Source: pp 65-66, The Art of the Advocate (1993) by Richard Du Cann QC.

  No clear principle can be formulated. It is safe to say only the advocate must at all cost avoid the once indulged in by Treasury at the Old Bailey who finished his with these words:

[1.] I have set the stage you Members of the Jury. The scenery is in place. Let me ring up the curtain and the play begin.

  Defending counsel, in an aside which rang the court, asked him:

[2.] And have your actors learned their lines?

  1. I can infer that 2 is intended to ridicule the hyperbole of 1 (in metaphorising the trial court as a drama in a theatre). But why is 2 apt and effective?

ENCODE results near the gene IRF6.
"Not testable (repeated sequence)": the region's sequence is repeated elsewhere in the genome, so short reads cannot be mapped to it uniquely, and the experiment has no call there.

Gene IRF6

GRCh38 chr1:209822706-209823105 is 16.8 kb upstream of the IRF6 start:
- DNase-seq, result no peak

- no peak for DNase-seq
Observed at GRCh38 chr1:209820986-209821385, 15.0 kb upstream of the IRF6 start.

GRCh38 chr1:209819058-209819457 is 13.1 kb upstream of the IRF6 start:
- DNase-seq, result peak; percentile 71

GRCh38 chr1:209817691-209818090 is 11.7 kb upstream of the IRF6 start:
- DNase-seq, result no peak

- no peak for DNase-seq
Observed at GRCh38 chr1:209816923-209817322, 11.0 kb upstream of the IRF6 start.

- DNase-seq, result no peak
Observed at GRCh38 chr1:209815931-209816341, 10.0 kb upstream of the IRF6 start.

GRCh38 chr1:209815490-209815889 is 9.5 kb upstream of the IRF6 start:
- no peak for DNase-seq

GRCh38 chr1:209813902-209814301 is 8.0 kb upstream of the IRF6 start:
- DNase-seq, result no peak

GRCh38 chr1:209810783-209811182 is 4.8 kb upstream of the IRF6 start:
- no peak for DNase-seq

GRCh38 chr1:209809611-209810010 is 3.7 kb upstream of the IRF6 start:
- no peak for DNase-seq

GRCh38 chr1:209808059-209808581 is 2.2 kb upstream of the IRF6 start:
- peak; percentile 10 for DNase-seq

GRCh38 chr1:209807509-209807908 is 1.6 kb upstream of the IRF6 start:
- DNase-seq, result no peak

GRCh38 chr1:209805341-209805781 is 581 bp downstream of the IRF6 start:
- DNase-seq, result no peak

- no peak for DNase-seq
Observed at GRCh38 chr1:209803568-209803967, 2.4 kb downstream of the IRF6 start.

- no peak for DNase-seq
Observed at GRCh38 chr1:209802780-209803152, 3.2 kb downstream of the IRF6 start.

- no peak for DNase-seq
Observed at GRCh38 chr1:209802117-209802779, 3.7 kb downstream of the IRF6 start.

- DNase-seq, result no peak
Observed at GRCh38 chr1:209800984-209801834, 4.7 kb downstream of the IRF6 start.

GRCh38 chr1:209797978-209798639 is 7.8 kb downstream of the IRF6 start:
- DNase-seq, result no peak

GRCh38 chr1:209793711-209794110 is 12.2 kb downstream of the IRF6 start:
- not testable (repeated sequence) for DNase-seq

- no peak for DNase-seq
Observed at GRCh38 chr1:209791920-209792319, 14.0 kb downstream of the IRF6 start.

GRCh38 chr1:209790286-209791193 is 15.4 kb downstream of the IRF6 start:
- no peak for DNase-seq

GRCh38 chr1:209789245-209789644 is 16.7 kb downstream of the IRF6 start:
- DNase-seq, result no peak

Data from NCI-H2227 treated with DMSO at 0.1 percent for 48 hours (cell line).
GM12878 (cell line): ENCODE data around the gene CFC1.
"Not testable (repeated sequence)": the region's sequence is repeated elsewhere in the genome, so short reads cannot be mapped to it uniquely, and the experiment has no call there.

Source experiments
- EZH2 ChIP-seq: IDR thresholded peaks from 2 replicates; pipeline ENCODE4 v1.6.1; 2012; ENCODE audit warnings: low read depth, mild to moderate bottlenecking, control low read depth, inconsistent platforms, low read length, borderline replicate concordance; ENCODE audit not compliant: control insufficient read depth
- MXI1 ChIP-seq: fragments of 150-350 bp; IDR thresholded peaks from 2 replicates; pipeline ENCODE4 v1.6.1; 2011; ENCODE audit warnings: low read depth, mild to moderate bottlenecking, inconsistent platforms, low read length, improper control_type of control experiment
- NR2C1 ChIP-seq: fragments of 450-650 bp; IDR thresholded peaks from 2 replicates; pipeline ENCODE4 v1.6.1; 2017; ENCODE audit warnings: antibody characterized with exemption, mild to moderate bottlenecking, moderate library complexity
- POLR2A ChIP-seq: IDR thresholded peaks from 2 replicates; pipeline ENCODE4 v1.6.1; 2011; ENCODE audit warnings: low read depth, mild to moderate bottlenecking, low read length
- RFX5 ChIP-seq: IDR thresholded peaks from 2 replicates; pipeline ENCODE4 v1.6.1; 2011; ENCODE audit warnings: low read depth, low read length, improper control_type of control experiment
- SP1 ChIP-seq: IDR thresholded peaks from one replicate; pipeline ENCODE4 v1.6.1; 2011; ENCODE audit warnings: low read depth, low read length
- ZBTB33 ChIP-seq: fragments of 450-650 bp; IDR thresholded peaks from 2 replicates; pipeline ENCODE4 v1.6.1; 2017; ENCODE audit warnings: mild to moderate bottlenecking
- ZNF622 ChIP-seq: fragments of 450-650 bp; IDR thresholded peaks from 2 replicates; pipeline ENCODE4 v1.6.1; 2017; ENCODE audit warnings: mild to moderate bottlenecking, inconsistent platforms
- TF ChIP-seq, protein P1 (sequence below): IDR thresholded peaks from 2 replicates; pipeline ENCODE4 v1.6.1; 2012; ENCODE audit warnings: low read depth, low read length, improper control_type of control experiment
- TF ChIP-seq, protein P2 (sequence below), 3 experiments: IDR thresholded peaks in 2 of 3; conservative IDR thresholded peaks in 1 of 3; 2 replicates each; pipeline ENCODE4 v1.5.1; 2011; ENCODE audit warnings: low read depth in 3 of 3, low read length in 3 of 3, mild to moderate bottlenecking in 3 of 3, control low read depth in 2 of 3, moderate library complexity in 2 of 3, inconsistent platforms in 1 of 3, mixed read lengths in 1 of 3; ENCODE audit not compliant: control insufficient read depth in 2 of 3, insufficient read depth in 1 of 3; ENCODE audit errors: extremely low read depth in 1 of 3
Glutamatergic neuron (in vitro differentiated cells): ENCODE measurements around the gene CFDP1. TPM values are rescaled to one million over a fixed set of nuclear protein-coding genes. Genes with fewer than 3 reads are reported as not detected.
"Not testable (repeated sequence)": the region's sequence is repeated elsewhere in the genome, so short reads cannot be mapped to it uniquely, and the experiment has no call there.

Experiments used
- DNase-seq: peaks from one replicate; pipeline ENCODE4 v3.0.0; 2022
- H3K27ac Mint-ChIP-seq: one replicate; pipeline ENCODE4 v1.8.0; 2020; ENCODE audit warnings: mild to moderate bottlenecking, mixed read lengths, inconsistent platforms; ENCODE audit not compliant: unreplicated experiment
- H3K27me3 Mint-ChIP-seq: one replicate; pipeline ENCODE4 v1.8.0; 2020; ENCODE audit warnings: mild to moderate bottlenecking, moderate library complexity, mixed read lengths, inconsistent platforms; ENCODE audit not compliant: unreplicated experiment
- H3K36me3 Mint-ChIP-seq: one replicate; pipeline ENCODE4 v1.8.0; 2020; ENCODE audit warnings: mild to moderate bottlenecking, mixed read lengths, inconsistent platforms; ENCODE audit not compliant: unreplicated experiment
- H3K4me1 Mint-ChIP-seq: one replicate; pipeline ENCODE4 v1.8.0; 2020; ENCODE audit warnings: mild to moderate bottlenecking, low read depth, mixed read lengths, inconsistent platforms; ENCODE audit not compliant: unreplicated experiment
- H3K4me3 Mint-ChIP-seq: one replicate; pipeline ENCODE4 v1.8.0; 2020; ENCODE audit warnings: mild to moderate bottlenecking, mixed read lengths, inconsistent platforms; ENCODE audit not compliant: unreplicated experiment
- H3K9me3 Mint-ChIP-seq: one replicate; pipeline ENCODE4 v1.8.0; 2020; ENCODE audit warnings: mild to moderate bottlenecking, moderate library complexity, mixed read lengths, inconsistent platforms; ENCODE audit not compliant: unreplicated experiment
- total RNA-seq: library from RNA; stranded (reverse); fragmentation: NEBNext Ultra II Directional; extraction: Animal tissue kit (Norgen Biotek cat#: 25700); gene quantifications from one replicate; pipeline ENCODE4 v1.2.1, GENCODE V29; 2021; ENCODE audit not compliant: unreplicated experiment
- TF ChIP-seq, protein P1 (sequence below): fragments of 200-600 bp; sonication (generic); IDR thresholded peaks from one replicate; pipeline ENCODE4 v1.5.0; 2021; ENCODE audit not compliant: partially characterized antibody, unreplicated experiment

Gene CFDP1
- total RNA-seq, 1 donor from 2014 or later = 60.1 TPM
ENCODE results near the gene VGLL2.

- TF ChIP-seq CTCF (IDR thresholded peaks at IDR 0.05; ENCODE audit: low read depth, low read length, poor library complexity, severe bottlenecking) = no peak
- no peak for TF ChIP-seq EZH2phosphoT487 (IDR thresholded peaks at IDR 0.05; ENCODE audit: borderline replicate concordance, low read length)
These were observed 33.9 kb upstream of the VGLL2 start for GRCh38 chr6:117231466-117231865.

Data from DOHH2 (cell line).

2. Whom does 'actors' allegorise?

  3. What does 'lines' allegorise?


Actors in a play learn the "lines" (the pieces of dialog in the play's script) to say at the right times to put on a show that is fictional. It's not real. It's made up. It's fake.

The point of a court is to determine the truth, not hear some entertaining story. So if the witnesses, or "actors", are just giving their carefully-made-up testimony, or "lines", there's a grave risk of miscarriage of justice. And the person who came up with these clever stories, in this case presumably the prosecution, who would stand in the place of the "playwright", is the one most responsible for the deception.


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